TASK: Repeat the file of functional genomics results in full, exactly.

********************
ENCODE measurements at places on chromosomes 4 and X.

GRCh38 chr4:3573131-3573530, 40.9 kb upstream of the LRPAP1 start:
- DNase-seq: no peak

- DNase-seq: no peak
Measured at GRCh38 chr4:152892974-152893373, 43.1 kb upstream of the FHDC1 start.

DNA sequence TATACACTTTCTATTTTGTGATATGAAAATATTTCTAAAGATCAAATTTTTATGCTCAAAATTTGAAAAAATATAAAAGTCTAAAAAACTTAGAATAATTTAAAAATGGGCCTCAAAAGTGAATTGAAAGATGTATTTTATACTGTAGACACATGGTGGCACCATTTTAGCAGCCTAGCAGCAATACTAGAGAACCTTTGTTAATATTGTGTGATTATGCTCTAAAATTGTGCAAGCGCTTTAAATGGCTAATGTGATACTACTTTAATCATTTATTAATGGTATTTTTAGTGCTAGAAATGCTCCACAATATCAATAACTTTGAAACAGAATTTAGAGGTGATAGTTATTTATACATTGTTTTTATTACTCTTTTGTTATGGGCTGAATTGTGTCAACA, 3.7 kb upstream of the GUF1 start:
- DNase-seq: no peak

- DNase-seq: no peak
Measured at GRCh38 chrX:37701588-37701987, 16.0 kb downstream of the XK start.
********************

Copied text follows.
ENCODE measurements at places on chromosomes 4 and X.

GRCh38 chr4:3573131-3573530, 40.9 kb upstream of the LRPAP1 start:
- DNase-seq: no peak

- DNase-seq: no peak
Measured at GRCh38 chr4:152892974-152893373, 43.1 kb upstream of the FHDC1 start.

DNA sequence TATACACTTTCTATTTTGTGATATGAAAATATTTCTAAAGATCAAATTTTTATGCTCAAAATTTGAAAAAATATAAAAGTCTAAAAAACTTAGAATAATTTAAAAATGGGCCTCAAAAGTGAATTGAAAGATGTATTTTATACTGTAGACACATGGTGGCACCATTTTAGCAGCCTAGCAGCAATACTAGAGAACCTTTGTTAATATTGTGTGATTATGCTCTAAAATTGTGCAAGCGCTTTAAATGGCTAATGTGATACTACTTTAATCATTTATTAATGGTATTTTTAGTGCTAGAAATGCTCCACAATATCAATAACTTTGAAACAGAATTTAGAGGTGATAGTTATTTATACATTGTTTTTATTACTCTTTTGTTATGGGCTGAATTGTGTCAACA, 3.7 kb upstream of the GUF1 start:
- DNase-seq: no peak

- DNase-seq: no peak
Measured at GRCh38 chrX:37701588-37701987, 16.0 kb downstream of the XK start.